- and there is growing confidence in the party that the clutch will be a significant one, certainly larger than the published opinion polls predict, though these do show the upward trend.

Wednesday, 27 April 2016

Lee Waters

I was puzzled by the relevance of an anonymous message about Lee Waters, who I knew had moved from Sustrans in Wales to be director of the Institute of Welsh Affairs. (He is of course not the Lee Waters of UKIP, though this web page appears to be confused.) Then I saw from today's South Wales Evening Post that he had also been selected as Labour candidate for Llanelli.

The anonymous tip? It was:
In 1997 the Welsh Tories went down all hands on deck. William Hague, that prototypical Tory Boy, shut down the Young Conservatives.
But it is claimed that there was one small corner of Cymru fach where the blue flame flickered defiantly against the gathering gloom before finally being extinguished. And of all places [...] that was in Ammanford where, according to former school friends, Lee Waters enthusiastically embraced the Conservative and Unionist cause in a town reeling from the effects of Thatcherism.
Some will say this is a rare case of moving from right to left in political views, whereas most people become more conservative as they age. I believe rather that it is yet further proof that there is little to choose between the Labour and Conservative establishments.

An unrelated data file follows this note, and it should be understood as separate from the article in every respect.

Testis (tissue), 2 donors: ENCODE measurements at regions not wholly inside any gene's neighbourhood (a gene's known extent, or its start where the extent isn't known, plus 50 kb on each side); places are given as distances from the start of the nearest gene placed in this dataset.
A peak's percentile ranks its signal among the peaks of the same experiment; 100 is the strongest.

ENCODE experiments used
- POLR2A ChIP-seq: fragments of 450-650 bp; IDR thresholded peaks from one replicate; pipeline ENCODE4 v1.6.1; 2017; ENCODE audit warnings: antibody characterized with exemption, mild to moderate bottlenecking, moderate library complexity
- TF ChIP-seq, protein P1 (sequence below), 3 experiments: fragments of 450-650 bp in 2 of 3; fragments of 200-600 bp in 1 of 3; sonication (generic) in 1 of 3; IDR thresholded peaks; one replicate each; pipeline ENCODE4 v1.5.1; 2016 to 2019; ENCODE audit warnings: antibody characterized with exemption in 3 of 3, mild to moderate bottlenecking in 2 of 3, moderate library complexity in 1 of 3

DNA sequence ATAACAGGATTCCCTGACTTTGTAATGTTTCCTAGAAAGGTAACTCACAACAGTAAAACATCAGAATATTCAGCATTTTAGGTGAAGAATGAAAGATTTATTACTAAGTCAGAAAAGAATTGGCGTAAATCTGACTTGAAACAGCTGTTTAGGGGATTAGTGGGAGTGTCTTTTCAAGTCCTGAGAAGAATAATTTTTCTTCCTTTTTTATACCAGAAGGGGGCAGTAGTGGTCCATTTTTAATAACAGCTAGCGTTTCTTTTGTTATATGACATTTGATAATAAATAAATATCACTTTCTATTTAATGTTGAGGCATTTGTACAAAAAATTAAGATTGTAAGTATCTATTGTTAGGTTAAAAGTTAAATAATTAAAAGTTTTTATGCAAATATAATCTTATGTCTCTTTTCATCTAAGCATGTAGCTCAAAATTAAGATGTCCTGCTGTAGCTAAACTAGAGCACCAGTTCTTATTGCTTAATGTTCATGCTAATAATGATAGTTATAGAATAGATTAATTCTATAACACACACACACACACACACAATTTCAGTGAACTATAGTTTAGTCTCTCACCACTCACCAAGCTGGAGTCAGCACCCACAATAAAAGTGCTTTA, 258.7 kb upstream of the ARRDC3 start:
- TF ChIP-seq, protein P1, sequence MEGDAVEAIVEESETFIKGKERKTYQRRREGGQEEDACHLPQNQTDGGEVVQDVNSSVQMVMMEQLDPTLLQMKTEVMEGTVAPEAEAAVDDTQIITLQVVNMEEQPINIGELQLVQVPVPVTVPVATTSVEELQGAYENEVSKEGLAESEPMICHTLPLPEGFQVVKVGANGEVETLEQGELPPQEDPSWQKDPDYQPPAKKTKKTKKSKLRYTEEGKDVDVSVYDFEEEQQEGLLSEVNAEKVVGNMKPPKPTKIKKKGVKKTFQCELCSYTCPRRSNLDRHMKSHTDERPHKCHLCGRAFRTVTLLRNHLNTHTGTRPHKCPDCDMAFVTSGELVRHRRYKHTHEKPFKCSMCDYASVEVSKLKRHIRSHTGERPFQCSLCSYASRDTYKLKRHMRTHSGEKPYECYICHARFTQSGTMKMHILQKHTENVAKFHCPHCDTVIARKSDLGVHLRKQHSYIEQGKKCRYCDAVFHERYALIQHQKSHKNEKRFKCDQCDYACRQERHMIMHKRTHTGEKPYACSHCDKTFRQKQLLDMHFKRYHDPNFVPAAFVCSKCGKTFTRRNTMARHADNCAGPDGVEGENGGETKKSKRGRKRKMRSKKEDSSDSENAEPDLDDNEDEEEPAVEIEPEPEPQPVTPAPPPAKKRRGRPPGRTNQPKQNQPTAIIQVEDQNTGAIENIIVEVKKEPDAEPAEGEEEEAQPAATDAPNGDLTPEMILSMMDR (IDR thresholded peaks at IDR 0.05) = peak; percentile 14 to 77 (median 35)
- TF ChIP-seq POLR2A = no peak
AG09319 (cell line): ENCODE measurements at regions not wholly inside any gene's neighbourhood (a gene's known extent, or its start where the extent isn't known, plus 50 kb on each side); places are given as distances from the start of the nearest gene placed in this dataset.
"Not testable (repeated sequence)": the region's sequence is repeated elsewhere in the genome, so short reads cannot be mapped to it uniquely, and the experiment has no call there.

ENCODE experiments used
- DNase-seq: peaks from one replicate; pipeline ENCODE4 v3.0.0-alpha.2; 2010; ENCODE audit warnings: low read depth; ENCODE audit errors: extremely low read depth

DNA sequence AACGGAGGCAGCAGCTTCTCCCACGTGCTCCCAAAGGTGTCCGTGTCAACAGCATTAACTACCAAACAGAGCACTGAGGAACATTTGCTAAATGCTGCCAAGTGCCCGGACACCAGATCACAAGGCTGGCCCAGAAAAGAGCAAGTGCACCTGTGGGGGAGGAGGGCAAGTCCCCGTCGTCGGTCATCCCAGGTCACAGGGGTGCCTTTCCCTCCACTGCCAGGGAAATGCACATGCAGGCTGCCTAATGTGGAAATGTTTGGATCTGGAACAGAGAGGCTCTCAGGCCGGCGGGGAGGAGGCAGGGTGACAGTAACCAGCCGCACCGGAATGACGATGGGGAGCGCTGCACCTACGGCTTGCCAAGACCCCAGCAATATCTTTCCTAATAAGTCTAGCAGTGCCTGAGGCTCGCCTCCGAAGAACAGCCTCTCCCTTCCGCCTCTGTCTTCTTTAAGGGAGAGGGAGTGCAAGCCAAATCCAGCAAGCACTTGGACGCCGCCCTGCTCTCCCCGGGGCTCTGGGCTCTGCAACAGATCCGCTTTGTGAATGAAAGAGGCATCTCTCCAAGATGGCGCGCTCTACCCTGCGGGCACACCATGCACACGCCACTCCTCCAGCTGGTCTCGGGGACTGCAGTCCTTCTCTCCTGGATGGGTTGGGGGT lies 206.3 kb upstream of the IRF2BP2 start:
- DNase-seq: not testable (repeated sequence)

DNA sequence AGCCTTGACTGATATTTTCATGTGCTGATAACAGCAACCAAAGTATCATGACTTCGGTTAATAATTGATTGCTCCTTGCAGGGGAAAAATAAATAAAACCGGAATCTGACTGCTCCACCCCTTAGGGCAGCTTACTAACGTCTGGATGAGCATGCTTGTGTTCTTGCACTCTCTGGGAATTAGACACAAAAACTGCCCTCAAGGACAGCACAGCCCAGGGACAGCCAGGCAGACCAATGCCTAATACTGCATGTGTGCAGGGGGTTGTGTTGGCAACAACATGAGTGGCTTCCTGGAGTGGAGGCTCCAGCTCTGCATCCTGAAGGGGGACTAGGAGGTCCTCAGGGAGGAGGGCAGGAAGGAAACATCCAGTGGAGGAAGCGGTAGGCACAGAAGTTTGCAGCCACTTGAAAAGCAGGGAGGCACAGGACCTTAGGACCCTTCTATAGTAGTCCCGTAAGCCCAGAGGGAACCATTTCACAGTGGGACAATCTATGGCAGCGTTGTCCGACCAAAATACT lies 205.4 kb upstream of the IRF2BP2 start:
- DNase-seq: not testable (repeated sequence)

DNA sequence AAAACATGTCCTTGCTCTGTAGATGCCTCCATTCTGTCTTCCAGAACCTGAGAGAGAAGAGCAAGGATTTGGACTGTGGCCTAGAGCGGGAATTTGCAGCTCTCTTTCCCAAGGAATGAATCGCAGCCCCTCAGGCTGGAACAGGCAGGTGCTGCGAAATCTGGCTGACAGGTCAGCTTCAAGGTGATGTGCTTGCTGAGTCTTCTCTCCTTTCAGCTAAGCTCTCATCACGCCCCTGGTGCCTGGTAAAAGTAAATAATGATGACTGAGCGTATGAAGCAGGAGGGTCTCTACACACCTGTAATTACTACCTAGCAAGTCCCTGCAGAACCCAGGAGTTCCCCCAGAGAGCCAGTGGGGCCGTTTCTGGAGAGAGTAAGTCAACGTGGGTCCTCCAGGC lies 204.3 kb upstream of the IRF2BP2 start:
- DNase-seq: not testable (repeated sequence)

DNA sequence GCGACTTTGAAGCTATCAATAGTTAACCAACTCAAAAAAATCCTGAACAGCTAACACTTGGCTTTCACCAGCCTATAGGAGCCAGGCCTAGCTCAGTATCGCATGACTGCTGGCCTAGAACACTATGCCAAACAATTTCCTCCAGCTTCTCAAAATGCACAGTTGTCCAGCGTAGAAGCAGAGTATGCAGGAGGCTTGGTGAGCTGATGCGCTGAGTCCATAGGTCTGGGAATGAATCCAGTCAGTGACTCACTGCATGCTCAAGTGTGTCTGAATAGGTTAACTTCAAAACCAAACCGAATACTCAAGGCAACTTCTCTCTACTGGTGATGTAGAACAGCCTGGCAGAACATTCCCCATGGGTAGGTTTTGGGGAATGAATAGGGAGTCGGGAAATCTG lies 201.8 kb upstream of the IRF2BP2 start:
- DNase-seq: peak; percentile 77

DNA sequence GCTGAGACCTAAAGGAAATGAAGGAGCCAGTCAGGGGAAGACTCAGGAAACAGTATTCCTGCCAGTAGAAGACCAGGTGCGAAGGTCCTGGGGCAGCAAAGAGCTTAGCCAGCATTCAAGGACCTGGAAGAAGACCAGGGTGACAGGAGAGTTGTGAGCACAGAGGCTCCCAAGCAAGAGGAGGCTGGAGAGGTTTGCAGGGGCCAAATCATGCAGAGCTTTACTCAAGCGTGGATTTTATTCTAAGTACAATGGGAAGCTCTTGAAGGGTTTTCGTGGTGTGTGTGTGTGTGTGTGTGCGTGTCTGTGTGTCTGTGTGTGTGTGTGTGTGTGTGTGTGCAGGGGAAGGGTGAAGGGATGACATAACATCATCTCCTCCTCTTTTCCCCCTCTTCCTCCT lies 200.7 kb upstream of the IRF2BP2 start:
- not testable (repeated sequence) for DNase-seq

Tuesday, 26 April 2016

Community energy

Ever since micro-generation became available, I have said that the party's aim of 100% of Welsh electricity demand generated by renewables by 2025 should not be achieved by imposing wind turbines on a reluctant population. On the other hand, where there was genuine consensus, community projects should be encouraged. The Welsh Liberal Democrat manifesto confirms that approach. We will ensure a widespread expansion in community energy projects. Together with tidal projects, that will go a long way to meeting the target.

Our plans will make it easier for communities to start up local energy co-operatives, allowing them to use public land and developing resources to help them get going.


Monday, 25 April 2016

Austrian presidency: another triumph for opinion pollsters

Around a fortnight ago, the opinion pollsters in Austria were calling the presidential election for the Green-supported candidate, Alexander van der Bellen. He was said to have 26% of the vote, with Norbert Hofer of the neo-Nazi ultra-conservative Austrian Freedom Party (FPÖ) tied in second place at 19% with an independent candidate, Irmgard Griss. The implications for the EU were discussed in this pdf report. The rôle of the Austrian president is largely ceremonial, but he or she does have some key powers.

In the event, Hofer achieved a big win on the first ballot. He did not gain an overall majority, though, and there will thus be a run-off election between himself and the second-placed candidate, van der Bellen. The received wisdom of the French, who have the same ballotage system for not only their president but also members of the national assembly, is that electors vote with their hearts on the first round and with their heads on the second.

One worries about the heart of the Austrian people, but trusts that they will use their heads on May 22nd.